In the latest episode of “fireside chat” with Paul Buitink, which was co-hosted by Tim Pastoor, co-founder of Identifi, and Jop Hartog, co-founder of, Charles Hoskinson,  founder of The Bitcoin Project, and former Ethereum CEO, discussed at length about Bitcoin and how to decentralize everything, among other topics.

Charles dubbed the recent trend of bankers and ex-bankers, some even from JP Morgan, entering the Bitcoin space as positive. He also said that the reason for their transition could be that they want to be the first in line when the Bitcoin startups are being acquired for several millions or billions of dollars years down the line.


A FEW WORDS ABOUT FIAT… BECAUSE BITCOIN IS NOT JUST A CAR / Joel Dalais / March 13, 2015 at 10:06 am CET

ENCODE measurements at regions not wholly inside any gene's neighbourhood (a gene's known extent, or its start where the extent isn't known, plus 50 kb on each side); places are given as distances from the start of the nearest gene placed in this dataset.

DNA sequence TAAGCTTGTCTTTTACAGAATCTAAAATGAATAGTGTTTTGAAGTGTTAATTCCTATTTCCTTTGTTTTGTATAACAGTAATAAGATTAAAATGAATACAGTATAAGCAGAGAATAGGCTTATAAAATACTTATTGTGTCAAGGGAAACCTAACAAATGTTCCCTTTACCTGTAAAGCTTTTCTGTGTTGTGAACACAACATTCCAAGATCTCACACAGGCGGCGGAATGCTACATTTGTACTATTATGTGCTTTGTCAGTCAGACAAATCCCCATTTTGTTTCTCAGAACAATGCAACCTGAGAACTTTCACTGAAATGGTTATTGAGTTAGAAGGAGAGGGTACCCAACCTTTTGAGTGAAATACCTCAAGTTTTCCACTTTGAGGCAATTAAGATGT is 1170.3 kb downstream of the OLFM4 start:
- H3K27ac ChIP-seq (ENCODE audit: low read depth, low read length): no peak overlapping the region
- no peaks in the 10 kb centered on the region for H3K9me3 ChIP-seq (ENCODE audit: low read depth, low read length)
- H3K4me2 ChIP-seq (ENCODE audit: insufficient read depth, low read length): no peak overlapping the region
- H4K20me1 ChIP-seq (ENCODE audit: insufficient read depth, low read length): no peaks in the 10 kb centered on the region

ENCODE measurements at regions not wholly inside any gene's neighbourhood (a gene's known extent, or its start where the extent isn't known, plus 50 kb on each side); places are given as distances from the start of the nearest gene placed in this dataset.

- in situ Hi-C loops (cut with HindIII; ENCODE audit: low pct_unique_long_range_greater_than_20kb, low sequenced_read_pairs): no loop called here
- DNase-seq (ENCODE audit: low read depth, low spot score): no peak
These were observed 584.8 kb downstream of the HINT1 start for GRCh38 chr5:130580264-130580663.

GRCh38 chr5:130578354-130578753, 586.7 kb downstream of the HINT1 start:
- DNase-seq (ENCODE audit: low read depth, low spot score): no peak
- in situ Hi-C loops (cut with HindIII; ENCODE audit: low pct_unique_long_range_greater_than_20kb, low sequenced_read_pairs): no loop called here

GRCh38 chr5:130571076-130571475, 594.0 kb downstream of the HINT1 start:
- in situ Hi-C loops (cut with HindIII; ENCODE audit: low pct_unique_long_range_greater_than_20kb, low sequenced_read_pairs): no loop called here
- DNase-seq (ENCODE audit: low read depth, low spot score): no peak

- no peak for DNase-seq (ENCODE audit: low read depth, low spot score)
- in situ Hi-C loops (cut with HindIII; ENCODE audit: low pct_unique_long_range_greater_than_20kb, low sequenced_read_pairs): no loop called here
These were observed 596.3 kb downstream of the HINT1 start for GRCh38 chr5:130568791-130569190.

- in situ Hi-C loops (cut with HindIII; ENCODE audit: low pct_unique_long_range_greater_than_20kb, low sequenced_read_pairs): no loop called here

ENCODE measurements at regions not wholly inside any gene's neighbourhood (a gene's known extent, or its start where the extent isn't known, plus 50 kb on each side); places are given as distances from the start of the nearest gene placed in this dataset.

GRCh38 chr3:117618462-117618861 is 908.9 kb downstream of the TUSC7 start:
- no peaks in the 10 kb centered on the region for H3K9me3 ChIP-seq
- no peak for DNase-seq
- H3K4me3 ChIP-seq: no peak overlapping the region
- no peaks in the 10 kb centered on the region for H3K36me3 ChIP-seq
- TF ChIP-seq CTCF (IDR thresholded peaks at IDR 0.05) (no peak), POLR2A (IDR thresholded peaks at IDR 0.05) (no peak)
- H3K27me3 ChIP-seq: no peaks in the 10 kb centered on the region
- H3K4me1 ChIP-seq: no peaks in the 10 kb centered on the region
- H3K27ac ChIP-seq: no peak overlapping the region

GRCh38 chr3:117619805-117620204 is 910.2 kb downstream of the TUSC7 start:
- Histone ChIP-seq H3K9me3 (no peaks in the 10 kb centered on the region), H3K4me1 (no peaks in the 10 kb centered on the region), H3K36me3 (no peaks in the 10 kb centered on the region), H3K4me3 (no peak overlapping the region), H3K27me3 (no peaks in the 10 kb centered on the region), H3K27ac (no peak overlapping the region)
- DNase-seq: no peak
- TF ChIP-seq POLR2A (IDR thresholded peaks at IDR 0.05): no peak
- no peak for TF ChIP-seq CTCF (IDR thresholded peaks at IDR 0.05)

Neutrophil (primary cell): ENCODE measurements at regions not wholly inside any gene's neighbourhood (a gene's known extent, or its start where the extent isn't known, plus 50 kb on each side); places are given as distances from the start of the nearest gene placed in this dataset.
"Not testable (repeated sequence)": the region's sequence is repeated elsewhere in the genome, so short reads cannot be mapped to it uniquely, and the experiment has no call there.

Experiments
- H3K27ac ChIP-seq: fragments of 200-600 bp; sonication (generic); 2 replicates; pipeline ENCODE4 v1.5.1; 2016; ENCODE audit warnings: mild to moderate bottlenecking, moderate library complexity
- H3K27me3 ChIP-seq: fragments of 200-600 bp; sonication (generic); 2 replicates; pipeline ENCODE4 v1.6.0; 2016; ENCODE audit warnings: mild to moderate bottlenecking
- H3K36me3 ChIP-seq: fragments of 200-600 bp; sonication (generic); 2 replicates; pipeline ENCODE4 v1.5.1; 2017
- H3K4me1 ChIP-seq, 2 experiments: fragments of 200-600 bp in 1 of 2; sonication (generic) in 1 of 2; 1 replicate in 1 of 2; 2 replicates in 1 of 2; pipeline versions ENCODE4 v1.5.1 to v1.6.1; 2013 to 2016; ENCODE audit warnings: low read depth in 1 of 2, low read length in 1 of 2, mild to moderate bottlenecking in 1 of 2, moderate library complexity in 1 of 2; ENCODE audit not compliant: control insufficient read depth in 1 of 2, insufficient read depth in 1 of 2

Apparently the financial voice for baby boomers (those born post World War II), Neale Godfrey has a poke at describing fiat and bitcoin, and differences via a Forbes article. Neale starts with the explanation that the fiat she is referring to is not the model of car. And to be fair, most people in this generation and the last do not have an understanding of what fiat in the monetary sense is.

Fiat is commonly referred to as paper money, centrally controlled and inflatable to infinity. Usually created by a government and defined as the countries legal tender and the means to pay one’s taxes.

Bitcoin and Fiat

Neale then proceeds to point out “the biggest phenomenon around fiat currency today: Bitcoin.” Which is essentially correct, however, she then labels bitcoin as a fiat currency that is not controlled by any government.

One of the purposes of her article is to guide the readers, the baby boomers, to talk with their children and grandchildren, to explain to them what fiat is.

It should be clarified that fiat is not always a medium of exchange. The Zimbabwe dollar, for example, it is a fiat currency, but good luck trying to use Zimbabwe dollars as a medium of exchange.


Wall Street Bitcoin Alliance Looking to Shape the New ‘Finance 2.0′ Era / Diana Ngo / 2015-03-12 09:00 PM